Then the IRS tried to argue that Haury failed to prove that he had not already exercised his one-rollover-per-year opportunity within the 12 months preceding this transaction.
The appellate court characterized this argument as silly and factually without merit since the IRS agreed that it had access to the transactions in Haury’s IRA account during the year leading up to April 30, 2007. There were no prior rollovers in the records.
Important Reminder: The IRS has historically applied the one-rollover-per-year rule separately to each IRA. However, starting with distributions made after 2014, it intends to apply the rule on a more restrictive aggregate basis.
©2014 CPAmerica International
The Tax Court agreed with the IRS in a recent case that the one-rollover-per-year rule applies to all of a person’s IRAs, not to each of his IRAs separately. What is curious is that the IRS’s position in this case and the court’s holding are contrary to an IRS publication and at least one private letter ruling.
During 2008, Alvan Bobrow requested and received a distribution from his traditional IRA. Later, he received a distribution from his rollover IRA. Within 60 days of each distribution, Alvan replaced the funds in the IRA accounts.
The Tax Court ruled in favor of the IRS, saying that the distribution from the rollover IRA was taxable because Alvan failed the one-rollover-per-year rule. The court said that the plain language of the tax code limits the frequency of nontaxable rollovers a taxpayer may elect. By its terms, the one-year limitation is not specific to any single IRA maintained by an individual but instead applies to all IRAs maintained by a taxpayer. The court also upheld the IRS’s assessment of the accuracy-related penalty (Alvan J. and Elisa Bobrow v. Commissioner, TC Memo 2014-21, Jan. 28, 2014).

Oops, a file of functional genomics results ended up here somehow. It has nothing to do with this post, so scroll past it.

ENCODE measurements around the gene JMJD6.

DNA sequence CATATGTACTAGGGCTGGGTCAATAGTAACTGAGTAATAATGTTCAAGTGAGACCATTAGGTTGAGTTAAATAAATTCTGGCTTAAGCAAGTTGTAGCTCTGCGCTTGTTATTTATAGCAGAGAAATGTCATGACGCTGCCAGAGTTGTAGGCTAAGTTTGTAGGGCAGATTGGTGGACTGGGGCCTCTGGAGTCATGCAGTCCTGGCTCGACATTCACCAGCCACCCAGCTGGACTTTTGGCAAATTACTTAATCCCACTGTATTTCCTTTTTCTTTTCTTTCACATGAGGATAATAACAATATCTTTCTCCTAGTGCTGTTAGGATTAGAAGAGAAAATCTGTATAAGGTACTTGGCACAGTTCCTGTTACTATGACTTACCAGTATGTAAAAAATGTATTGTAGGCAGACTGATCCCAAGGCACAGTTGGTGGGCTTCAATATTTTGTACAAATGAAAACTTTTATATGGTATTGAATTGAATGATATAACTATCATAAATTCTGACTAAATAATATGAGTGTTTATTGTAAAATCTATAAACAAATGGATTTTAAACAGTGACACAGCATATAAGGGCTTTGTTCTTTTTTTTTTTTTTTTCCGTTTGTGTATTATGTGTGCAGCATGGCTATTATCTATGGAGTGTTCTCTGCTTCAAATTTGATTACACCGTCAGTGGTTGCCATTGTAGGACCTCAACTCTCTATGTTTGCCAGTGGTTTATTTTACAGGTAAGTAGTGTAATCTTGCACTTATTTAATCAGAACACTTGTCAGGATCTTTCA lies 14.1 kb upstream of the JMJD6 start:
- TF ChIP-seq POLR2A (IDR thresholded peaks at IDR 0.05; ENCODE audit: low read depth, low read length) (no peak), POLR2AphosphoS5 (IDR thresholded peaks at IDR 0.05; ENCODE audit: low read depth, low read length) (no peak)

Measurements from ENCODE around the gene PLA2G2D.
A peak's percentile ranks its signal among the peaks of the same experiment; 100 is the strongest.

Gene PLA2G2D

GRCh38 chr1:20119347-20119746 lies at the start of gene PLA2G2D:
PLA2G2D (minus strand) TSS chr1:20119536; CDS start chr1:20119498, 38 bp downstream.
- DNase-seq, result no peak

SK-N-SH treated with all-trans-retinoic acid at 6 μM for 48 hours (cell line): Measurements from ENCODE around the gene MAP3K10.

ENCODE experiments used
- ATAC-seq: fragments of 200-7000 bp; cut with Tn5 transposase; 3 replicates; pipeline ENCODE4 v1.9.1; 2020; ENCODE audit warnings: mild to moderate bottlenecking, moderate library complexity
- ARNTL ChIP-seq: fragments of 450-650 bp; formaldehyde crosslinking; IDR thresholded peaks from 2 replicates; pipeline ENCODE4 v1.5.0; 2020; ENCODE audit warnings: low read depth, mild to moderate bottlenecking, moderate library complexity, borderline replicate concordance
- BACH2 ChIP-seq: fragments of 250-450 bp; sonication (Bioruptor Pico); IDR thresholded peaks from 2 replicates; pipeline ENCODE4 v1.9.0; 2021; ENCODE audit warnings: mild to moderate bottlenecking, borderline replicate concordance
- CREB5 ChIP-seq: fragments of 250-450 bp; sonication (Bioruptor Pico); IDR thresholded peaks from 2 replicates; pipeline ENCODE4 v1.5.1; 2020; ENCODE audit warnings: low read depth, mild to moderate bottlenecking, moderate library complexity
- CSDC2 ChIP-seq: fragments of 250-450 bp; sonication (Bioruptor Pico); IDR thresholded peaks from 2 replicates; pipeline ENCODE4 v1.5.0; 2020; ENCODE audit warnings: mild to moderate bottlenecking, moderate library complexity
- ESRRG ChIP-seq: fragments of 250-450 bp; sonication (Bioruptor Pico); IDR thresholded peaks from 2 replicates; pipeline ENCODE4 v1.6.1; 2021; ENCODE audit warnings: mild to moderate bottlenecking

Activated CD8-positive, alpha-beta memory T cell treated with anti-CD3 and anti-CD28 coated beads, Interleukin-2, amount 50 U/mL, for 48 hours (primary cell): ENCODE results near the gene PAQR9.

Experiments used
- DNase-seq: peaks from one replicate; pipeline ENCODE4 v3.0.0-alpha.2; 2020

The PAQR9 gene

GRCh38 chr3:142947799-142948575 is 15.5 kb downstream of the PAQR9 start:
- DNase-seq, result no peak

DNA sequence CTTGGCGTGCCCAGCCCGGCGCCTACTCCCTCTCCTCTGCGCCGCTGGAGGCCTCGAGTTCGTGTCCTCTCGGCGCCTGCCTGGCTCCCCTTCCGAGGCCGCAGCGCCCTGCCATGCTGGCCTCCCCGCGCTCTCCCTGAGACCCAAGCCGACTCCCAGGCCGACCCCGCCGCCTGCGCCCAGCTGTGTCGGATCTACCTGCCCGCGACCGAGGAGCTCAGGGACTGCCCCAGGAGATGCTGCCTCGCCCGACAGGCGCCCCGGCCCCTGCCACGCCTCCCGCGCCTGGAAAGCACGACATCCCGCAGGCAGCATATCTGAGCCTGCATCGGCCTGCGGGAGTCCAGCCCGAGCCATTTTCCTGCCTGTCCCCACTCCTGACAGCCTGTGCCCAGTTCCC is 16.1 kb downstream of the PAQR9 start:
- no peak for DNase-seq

The IRS position and the court’s holding are at odds with the IRS position in IRS Publication 590, Individual Retirement Arrangements, and in Private Letter Ruling 8731041.
“Generally, if you make a tax-free rollover of any part of a distribution from a traditional IRA, you cannot, within a 1-year period, make a tax-free rollover of any later distribution from that same IRA. You also cannot make a tax-free rollover of any amount distributed, within the same 1-year period, from the IRA into which you made the tax-free rollover,” according to Publication 590.